88 Per Cent of Construction Workforce Male

Source: torontoobserver.ca

Martin Loosemore in a post on Sourceable.net states that 88 per cent of workers in the construction industry are male. In all other industries 54 per cent of the workforce is made up of men, this is a stark contrast.

This under-representation of females in the construction sector is not limited to Australia, it is a worldwide phenomenon. The writer explains that by increasing female representation Australia could potentially boost GDP by 11 per cent and increase Australia’s economic growth by $25 billion over the next 10 years.

The Australian Human Rights Commission provides a useful guideline Women in Male Dominated Industries Toolkit which provides a number of key elements which make up an effective gender diversity strategy.

Read more at https://sourceable.net/we-need-more-women-to-innovate-in-construction/#

Construction Apprenticeships: Building A Career Construction

Source: WorkSafe Queensland

Construction is booming across Australia and apartment approvals for this year are already at an all time high, but the number of apprentices entering the construction industry and completing their apprenticeship training is at an all time low, a problem that could hamper the progress of the sector.

According to the Apprentices and Trainees 2014 Annual Report by the National Centre for Vocational Education Research (NCVER), apprenticeship and traineeship commencements have declined, by 21.9 per cent from 2013 to 2014. Non-trade commencements dropped by 25.3 per cent in the same period.  Read more about the dilemma facing the industry here.


CFMEU Welcomes Senate Defeat of ABCC Bill

Source: publicityworks.com.au

The recent failure of the federal government to have the Australian Building and Construction Commission reinstated has been cheered by the CFMEU.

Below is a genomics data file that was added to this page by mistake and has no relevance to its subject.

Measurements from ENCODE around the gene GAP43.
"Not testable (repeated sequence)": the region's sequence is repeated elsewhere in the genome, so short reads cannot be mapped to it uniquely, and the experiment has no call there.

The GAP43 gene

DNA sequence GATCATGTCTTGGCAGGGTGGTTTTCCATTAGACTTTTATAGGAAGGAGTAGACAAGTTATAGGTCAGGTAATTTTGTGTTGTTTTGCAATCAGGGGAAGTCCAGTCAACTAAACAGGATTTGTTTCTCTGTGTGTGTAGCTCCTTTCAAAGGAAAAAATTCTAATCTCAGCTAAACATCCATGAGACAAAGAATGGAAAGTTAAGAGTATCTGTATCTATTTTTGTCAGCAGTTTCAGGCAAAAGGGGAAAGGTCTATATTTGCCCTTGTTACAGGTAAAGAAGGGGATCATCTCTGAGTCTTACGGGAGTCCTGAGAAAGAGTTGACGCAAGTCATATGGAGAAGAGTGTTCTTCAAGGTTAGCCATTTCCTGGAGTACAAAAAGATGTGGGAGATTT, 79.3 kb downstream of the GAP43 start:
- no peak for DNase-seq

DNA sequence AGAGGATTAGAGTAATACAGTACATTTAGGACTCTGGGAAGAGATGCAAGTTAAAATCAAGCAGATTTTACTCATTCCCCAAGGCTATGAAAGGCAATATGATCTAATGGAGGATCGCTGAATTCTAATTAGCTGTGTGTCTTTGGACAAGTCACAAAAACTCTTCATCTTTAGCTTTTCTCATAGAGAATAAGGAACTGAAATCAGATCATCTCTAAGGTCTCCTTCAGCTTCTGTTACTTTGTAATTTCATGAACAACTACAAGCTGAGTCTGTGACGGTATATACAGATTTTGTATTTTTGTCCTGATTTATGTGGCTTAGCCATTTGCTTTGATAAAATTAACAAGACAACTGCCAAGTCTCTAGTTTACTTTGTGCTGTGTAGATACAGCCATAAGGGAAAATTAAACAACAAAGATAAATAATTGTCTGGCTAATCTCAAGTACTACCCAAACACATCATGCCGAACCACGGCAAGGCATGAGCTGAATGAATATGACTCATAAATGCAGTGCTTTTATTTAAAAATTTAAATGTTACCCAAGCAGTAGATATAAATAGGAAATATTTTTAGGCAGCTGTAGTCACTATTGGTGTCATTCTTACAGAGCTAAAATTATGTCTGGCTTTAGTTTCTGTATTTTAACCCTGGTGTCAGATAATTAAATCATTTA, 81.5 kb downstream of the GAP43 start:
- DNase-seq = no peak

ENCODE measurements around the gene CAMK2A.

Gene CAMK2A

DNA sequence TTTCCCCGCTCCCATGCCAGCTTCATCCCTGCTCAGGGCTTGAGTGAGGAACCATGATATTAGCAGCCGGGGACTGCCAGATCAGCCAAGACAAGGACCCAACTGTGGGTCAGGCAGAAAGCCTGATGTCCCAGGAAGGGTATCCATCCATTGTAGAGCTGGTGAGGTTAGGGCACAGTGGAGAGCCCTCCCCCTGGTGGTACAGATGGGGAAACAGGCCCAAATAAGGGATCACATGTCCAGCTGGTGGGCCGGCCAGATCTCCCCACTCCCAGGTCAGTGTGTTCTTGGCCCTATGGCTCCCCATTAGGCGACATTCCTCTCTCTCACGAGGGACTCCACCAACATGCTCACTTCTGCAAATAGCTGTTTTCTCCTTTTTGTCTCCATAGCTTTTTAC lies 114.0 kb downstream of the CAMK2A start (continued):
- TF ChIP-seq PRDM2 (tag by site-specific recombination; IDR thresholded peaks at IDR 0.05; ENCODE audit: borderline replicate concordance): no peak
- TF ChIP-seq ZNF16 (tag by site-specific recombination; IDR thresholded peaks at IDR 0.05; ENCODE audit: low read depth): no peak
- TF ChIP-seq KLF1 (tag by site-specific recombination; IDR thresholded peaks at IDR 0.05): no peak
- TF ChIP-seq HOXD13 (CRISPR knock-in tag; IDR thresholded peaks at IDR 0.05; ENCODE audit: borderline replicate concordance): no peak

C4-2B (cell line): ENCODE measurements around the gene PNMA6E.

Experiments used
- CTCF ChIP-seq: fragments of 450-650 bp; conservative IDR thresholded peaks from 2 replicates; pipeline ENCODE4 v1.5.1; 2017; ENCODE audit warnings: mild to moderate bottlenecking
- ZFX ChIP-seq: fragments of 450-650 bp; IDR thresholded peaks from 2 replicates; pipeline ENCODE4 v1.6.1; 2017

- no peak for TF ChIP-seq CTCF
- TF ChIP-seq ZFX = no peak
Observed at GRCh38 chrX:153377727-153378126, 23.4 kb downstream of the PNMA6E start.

The union welcomed news that a senate vote had defeated the bill to have the construction industry watchdog brought back after it was done away with by the previous government.

The government has vowed to continue to work to have the watchdog reinstated despite this setback, because it believes illegal activities are rife within the industry.

See more here.

Australian Economy Losing Billions to Alcohol and Drug Related Absenteeism

Source: Abc.net

A recent report published by Flinders University’s National Centre for Education and Training on Addiction (NCETA) revealed that alcohol and other drugs is costing the Australian economy more than $3 billion annually. This is an increase from $1.2 bn in 2001.

The lead author of the report, Professor Ann Roche, Director of NCETA  said that commonly we don’t realise  that drinking was the cause of of our absenteeism because it is  a symptom of the heavy drinking that causes sickness. For example she says people may drink heavily on Saturday night and stay off work on Monday due to diarrhoea as a result of the drinking.

Find out more about the research here.


Scaffolding Safety Update

Can you spot the problem here?